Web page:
All the other children at my school are stupid. Except I'm not meant to call them stupid, even though this is what they are.
Prime numbers are what is left when you have taken all the patterns away. I think prime numbers are like life. They are very logical but you could never work out the rules, even if you spent all your time thinking about them.
I think people believe in heaven because they don’t like the idea of dying, because they want to carry on living and they don’t like the idea that other people will move into their house and put their things into the rubbish.
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Amazon.com Amazon.com Review (ISBN 0099450259, Paperback)

Mark Haddon's bitterly funny debut novel, The Curious Incident of the Dog in the Night-Time, is a murder mystery of sorts--one told by an autistic version of Adrian Mole. Fifteen-year-old Christopher John Francis Boone is mathematically gifted and socially hopeless, raised in a working-class home by parents who can barely cope with their child's quirks. He takes everything that he sees (or is told) at face value, and is unable to sort out the strange behavior of his elders and peers.

Late one night, Christopher comes across his neighbor's poodle, Wellington, impaled on a garden fork. Wellington's owner finds him cradling her dead dog in his arms, and has him arrested. After spending a night in jail, Christopher resolves--against the objection of his father and neighbors--to discover just who has murdered Wellington. He is encouraged by Siobhan, a social worker at his school, to write a book about his investigations, and the result--quirkily illustrated, with each chapter given its own prime number--is The Curious Incident of the Dog in the Night-Time.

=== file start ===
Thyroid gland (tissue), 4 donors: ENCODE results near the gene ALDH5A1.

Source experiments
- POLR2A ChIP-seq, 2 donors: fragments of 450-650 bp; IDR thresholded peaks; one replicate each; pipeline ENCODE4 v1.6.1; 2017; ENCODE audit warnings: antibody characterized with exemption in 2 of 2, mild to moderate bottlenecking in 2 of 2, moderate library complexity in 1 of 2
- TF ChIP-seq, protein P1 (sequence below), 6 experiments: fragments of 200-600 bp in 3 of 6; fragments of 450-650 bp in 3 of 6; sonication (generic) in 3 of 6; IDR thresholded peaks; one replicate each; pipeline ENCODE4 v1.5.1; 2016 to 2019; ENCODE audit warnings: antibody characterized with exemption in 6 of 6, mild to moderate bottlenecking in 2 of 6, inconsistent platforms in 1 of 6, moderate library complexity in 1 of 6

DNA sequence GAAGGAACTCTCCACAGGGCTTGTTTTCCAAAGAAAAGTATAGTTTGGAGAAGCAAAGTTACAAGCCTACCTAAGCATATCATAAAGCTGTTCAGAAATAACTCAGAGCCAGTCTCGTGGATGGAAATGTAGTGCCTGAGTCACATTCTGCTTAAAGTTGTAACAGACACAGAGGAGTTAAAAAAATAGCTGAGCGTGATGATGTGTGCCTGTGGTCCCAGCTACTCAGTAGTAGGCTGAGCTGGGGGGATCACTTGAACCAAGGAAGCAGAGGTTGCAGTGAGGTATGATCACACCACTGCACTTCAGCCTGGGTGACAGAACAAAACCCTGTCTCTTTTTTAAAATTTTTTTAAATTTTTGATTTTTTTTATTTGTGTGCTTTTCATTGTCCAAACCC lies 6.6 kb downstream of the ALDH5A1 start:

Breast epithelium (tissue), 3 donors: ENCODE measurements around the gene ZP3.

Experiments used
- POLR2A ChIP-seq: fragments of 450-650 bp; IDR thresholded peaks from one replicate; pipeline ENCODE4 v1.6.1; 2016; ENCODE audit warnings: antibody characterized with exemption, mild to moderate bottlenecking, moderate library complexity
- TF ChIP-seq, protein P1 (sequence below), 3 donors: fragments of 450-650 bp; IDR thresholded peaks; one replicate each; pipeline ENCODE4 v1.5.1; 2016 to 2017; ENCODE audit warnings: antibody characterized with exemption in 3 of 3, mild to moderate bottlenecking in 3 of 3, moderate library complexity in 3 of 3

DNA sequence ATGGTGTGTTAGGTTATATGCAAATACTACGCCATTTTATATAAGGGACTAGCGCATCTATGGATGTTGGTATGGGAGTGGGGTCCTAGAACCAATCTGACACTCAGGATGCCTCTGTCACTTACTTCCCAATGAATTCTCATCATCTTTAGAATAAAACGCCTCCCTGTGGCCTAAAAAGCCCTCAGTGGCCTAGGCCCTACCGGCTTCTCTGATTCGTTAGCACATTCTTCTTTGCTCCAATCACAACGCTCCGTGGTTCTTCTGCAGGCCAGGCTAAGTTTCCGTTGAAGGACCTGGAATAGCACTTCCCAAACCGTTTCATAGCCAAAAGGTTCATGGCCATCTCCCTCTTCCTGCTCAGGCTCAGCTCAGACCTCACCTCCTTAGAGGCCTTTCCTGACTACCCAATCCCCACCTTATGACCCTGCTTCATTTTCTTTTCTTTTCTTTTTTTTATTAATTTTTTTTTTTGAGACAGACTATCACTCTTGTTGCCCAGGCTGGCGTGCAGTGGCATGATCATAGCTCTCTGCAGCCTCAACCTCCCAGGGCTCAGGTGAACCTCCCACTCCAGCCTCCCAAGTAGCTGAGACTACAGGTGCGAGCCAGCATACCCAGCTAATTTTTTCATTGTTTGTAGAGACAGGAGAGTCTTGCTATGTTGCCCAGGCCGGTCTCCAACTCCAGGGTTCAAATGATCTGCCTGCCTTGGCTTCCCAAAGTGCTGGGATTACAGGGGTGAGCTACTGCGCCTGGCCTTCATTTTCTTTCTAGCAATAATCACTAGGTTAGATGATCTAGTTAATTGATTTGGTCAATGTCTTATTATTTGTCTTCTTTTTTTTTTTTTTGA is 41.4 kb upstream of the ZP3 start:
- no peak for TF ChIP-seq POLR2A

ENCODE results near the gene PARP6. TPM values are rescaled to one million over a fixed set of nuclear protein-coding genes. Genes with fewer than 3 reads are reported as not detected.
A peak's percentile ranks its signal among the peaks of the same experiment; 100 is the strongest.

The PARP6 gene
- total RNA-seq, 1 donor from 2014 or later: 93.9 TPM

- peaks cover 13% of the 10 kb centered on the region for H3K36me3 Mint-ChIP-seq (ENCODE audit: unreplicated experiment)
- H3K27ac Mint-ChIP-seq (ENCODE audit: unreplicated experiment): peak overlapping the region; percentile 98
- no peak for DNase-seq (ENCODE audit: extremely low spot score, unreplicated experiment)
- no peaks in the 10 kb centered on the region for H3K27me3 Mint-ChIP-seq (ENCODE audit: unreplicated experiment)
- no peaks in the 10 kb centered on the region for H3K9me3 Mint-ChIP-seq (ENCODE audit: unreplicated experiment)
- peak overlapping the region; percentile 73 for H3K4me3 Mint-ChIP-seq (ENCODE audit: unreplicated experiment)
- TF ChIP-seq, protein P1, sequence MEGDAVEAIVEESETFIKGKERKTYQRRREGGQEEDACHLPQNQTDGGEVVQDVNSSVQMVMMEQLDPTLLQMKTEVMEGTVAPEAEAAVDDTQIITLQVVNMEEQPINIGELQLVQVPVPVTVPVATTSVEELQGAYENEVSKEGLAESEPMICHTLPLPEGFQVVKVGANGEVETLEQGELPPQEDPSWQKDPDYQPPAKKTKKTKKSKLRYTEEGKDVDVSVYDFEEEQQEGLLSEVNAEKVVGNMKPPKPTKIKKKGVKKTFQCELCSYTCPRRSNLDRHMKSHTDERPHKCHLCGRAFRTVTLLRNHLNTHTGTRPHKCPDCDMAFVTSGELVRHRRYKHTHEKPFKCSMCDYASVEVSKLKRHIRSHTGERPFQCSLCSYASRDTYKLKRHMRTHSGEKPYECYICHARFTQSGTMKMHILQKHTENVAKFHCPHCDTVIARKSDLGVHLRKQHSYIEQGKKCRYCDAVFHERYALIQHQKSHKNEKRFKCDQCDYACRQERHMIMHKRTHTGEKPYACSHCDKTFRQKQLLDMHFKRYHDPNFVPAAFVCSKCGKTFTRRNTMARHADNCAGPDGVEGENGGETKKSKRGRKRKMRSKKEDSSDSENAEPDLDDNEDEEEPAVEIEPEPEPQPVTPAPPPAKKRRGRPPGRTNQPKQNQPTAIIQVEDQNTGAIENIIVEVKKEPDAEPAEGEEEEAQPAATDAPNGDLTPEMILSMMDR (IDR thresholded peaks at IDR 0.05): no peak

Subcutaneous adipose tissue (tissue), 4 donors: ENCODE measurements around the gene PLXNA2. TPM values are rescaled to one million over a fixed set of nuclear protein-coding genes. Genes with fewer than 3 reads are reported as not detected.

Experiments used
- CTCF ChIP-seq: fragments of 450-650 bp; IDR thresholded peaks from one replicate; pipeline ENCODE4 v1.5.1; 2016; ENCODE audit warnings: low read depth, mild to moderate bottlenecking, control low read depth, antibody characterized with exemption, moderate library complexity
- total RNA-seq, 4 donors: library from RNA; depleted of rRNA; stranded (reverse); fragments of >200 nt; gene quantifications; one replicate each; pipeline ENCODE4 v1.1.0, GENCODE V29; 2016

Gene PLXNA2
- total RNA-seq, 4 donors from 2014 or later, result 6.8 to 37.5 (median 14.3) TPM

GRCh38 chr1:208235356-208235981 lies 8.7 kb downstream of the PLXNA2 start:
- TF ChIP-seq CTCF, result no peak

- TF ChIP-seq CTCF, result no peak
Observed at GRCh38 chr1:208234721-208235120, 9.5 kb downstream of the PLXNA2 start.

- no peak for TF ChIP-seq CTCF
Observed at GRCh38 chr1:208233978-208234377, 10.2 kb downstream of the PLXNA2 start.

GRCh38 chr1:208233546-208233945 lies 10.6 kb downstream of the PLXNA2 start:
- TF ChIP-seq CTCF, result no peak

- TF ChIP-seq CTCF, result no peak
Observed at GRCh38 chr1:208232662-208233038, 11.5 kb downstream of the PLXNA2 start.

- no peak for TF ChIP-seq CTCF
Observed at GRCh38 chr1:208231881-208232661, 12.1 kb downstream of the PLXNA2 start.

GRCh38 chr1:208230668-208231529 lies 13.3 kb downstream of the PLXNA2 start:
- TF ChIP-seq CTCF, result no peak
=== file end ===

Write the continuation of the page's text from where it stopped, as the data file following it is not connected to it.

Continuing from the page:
Haddon's novel is a startling performance. This is the sort of book that could turn condescending, or exploitative, or overly sentimental, or grossly tasteless very easily, but Haddon navigates those dangers with a sureness of touch that is extremely rare among first-time novelists. The Curious Incident of the Dog in the Night-Time is original, clever, and genuinely moving: this one is a must-read. --Jack Illingworth, Amazon.ca

(retrieved from Amazon Thu, 12 Mar 2015 18:07:22 -0400)

(see all 5 descriptions)

Despite his overwhelming fear of interacting with people, Christopher, a mathematically-gifted, autistic fifteen-year-old boy, decides to investigate the murder of a neighbor's dog and uncovers secret information about his mother.